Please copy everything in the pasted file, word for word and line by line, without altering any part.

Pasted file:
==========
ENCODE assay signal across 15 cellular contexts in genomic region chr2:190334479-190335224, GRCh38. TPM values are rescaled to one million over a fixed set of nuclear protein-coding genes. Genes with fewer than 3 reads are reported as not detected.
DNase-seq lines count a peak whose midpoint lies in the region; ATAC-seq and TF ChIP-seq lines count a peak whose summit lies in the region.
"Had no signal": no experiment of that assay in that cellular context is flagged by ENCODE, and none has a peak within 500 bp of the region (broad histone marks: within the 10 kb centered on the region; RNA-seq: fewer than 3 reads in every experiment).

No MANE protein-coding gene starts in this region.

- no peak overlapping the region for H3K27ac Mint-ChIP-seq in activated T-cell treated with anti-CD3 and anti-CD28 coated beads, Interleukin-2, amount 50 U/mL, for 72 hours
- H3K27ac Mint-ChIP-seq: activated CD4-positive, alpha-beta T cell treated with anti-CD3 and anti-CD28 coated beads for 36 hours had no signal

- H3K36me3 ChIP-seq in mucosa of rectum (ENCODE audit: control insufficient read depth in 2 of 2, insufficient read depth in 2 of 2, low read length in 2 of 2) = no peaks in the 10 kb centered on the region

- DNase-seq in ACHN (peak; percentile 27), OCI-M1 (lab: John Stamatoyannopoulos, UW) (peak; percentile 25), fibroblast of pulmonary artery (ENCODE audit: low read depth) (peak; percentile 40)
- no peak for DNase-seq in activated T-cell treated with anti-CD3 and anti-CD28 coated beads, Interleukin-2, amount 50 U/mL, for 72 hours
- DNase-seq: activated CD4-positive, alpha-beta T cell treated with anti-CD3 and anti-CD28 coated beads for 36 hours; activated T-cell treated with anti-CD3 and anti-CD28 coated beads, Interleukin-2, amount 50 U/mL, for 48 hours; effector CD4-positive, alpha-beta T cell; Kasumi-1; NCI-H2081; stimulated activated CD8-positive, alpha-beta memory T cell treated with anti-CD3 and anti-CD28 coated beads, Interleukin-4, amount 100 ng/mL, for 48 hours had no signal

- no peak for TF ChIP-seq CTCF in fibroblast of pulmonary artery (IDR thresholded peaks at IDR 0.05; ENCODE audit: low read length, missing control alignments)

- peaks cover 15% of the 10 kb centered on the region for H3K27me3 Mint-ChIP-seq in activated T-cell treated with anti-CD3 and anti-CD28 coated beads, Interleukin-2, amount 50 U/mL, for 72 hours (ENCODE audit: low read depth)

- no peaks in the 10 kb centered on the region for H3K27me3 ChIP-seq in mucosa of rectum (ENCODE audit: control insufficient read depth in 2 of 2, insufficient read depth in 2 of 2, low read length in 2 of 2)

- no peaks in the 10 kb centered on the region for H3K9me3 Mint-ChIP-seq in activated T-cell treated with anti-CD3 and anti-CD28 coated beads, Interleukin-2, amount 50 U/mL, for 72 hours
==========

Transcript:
ENCODE assay signal across 15 cellular contexts in genomic region chr2:190334479-190335224, GRCh38. TPM values are rescaled to one million over a fixed set of nuclear protein-coding genes. Genes with fewer than 3 reads are reported as not detected.
DNase-seq lines count a peak whose midpoint lies in the region; ATAC-seq and TF ChIP-seq lines count a peak whose summit lies in the region.
"Had no signal": no experiment of that assay in that cellular context is flagged by ENCODE, and none has a peak within 500 bp of the region (broad histone marks: within the 10 kb centered on the region; RNA-seq: fewer than 3 reads in every experiment).

No MANE protein-coding gene starts in this region.

- no peak overlapping the region for H3K27ac Mint-ChIP-seq in activated T-cell treated with anti-CD3 and anti-CD28 coated beads, Interleukin-2, amount 50 U/mL, for 72 hours
- H3K27ac Mint-ChIP-seq: activated CD4-positive, alpha-beta T cell treated with anti-CD3 and anti-CD28 coated beads for 36 hours had no signal

- H3K36me3 ChIP-seq in mucosa of rectum (ENCODE audit: control insufficient read depth in 2 of 2, insufficient read depth in 2 of 2, low read length in 2 of 2) = no peaks in the 10 kb centered on the region

- DNase-seq in ACHN (peak; percentile 27), OCI-M1 (lab: John Stamatoyannopoulos, UW) (peak; percentile 25), fibroblast of pulmonary artery (ENCODE audit: low read depth) (peak; percentile 40)
- no peak for DNase-seq in activated T-cell treated with anti-CD3 and anti-CD28 coated beads, Interleukin-2, amount 50 U/mL, for 72 hours
- DNase-seq: activated CD4-positive, alpha-beta T cell treated with anti-CD3 and anti-CD28 coated beads for 36 hours; activated T-cell treated with anti-CD3 and anti-CD28 coated beads, Interleukin-2, amount 50 U/mL, for 48 hours; effector CD4-positive, alpha-beta T cell; Kasumi-1; NCI-H2081; stimulated activated CD8-positive, alpha-beta memory T cell treated with anti-CD3 and anti-CD28 coated beads, Interleukin-4, amount 100 ng/mL, for 48 hours had no signal

- no peak for TF ChIP-seq CTCF in fibroblast of pulmonary artery (IDR thresholded peaks at IDR 0.05; ENCODE audit: low read length, missing control alignments)

- peaks cover 15% of the 10 kb centered on the region for H3K27me3 Mint-ChIP-seq in activated T-cell treated with anti-CD3 and anti-CD28 coated beads, Interleukin-2, amount 50 U/mL, for 72 hours (ENCODE audit: low read depth)

- no peaks in the 10 kb centered on the region for H3K27me3 ChIP-seq in mucosa of rectum (ENCODE audit: control insufficient read depth in 2 of 2, insufficient read depth in 2 of 2, low read length in 2 of 2)

- no peaks in the 10 kb centered on the region for H3K9me3 Mint-ChIP-seq in activated T-cell treated with anti-CD3 and anti-CD28 coated beads, Interleukin-2, amount 50 U/mL, for 72 hours